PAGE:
On April 2, Wikileaks released the transcript of a conversation between two International Monetary Fund (IMF) officials. They were discussing the bailout negotiations for Greece and suggesting to stage a “credit event”, to force the country close to default.
In a nation still struggling with a deep economic crisis and holding tens of thousands of refugees, the consequences of a bankruptcy would be catastrophic.
“I don’t think anybody in their right mind should fantasise about inflicting this again on Greece”, says British journalist Paul Mason.
In 2015, Mason produced #ThisIsACoup, a four-part documentary directed by Theopi Skarlatos, a British journalist of Greek origin.
The first episode shows the rise of the left-wing political party Syriza. When prime minister Alexis Tsipras was elected in January 2015, people had high hopes. For the first time in recent Greek history, politicians were close to the people they represented. They said they would work for all their citizens rather than for themselves, and they promised to save their country saying no to further austerity measures imposed by the European Union and the international creditors.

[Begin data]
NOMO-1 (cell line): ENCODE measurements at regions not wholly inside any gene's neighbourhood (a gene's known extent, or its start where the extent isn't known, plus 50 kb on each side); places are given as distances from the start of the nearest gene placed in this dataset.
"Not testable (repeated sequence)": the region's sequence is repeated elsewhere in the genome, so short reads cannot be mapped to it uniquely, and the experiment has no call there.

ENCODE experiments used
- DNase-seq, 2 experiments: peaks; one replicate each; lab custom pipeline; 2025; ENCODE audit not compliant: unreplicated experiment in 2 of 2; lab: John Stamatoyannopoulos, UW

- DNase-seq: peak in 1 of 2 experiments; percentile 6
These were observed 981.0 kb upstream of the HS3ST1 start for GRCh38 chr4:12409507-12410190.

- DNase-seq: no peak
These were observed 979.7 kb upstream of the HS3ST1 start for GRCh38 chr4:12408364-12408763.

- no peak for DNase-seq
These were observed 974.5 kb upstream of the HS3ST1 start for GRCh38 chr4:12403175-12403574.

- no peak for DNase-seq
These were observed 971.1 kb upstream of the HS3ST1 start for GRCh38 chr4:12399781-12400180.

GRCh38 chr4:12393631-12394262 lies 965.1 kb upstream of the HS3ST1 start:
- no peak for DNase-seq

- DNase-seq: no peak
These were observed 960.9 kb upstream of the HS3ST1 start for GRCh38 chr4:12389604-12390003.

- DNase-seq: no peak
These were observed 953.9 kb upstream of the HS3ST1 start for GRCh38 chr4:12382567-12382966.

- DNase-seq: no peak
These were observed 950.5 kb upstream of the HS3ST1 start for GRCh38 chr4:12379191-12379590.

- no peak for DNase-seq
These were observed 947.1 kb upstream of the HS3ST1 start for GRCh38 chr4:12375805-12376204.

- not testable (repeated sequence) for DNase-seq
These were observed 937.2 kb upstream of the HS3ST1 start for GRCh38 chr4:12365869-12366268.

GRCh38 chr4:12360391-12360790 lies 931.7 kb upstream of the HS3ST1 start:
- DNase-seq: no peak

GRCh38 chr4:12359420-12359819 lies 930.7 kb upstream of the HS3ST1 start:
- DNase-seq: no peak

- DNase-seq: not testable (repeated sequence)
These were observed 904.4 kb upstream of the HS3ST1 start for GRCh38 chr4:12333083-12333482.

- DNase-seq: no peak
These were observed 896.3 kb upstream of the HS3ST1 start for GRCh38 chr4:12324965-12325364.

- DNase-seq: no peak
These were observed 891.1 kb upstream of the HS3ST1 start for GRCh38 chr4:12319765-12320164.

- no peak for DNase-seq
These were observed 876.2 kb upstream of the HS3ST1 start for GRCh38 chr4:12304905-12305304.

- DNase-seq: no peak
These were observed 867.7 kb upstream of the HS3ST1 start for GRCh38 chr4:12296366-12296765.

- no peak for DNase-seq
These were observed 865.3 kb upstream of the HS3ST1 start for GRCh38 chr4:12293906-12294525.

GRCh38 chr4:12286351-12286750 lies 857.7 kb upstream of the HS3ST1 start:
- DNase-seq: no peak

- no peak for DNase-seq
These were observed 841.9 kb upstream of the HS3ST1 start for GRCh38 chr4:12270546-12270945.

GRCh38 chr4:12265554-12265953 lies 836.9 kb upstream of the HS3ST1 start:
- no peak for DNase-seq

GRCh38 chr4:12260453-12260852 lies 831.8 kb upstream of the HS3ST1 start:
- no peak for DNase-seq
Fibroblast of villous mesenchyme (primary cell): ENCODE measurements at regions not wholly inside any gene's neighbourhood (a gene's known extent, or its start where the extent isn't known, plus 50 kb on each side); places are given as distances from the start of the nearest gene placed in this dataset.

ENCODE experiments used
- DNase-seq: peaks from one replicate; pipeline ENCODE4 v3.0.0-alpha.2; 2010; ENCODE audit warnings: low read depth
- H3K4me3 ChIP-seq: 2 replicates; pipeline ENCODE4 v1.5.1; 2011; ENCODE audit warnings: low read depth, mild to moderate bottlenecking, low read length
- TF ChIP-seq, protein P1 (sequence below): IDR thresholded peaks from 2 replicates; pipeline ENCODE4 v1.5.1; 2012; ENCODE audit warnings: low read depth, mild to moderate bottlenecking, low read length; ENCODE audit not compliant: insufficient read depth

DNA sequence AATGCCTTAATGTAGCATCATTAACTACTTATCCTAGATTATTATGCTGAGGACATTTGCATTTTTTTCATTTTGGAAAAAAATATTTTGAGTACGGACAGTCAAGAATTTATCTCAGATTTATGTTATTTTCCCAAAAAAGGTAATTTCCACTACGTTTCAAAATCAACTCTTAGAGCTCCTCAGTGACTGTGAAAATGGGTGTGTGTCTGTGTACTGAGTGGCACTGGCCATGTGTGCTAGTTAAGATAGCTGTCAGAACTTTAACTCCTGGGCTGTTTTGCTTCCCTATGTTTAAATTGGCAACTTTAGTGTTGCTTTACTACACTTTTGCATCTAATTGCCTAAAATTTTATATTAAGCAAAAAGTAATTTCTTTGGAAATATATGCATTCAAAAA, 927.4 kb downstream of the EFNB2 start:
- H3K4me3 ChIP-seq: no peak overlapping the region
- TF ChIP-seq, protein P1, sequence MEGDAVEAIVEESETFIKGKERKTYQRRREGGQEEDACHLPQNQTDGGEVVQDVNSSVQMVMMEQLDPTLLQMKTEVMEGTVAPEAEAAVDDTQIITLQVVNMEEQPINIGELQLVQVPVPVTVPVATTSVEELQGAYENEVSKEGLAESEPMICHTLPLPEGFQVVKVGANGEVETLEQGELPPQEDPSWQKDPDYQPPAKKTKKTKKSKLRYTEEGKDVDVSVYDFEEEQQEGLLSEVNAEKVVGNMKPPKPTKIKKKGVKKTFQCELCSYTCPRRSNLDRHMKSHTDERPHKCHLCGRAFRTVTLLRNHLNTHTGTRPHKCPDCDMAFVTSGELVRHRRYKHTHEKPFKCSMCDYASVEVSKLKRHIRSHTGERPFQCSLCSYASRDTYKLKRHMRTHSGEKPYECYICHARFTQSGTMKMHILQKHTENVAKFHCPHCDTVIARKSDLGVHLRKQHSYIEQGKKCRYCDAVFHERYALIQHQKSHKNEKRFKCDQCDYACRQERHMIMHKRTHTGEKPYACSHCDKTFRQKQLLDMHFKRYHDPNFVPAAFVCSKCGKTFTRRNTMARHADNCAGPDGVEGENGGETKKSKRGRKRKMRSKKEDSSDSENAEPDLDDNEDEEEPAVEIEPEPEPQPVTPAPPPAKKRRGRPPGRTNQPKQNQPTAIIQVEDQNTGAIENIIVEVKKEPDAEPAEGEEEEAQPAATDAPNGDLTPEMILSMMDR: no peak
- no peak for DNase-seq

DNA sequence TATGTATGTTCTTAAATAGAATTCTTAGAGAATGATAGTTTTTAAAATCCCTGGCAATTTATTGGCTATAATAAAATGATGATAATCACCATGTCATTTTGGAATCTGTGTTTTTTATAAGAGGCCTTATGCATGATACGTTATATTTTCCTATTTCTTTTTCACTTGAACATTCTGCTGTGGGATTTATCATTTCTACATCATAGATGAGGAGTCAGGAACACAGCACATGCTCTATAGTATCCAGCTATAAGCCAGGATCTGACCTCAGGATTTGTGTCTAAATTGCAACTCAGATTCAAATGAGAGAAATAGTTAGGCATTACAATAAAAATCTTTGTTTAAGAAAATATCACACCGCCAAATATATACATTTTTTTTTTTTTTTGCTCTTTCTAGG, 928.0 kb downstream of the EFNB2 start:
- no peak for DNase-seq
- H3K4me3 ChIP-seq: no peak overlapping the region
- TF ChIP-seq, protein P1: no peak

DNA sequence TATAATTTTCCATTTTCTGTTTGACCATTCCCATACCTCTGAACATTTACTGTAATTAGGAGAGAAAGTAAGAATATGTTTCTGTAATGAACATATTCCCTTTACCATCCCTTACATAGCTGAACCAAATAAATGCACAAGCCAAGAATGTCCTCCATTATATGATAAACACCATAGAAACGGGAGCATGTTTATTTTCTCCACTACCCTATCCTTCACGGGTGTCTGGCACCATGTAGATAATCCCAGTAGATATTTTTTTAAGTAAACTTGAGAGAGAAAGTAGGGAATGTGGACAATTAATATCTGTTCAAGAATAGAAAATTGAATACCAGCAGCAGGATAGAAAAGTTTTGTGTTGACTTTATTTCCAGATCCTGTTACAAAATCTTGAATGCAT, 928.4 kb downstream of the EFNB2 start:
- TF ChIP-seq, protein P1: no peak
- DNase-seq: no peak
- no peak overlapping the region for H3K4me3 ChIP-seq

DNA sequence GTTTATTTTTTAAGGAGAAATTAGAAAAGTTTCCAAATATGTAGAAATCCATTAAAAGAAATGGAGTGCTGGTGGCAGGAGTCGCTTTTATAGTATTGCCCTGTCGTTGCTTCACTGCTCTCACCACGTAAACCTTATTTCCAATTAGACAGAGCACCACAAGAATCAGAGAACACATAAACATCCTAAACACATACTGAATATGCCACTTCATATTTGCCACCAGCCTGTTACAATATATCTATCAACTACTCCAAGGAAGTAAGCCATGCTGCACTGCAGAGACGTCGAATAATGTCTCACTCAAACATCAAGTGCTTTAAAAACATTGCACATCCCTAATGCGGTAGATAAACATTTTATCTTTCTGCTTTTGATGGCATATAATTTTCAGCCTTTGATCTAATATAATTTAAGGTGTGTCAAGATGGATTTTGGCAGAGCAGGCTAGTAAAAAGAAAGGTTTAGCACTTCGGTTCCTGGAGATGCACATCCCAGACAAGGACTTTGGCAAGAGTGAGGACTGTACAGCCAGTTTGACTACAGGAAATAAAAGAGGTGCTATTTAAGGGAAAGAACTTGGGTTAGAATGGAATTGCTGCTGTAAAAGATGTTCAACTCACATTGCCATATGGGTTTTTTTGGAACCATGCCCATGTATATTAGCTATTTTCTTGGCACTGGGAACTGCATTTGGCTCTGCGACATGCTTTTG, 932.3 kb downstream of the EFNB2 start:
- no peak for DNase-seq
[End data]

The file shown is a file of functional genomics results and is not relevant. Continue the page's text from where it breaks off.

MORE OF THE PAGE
The last episode, filmed in July – after Tsipras signed a deal with the creditors for a new bailout, thus accepting further austerity measures – shows the disillusion of the Greek people. Nobody could understand what happened.
“It did feel like the psychological pressure you can feel in a war zone, when you have no agency, when you cannot do anything, you cannot achieve anything,” says Mason.
Since then, things have only changed for the worse: “Any normal politician would at this point seriously think that maybe some big technocratic government could do this better,” adds Mason. “But I’m glad [Tsipras] didn’t do it. I think it is a very good thing for humanity that Syriza has stayed in power […], to hold a shield above the poor and the migrants. They are still inflicting austerity measures and a terrible deal for the refugees, but I know that if it had been inflicted by the traditional parties, it would be much worse”.
Watch here the interview with Paul Mason: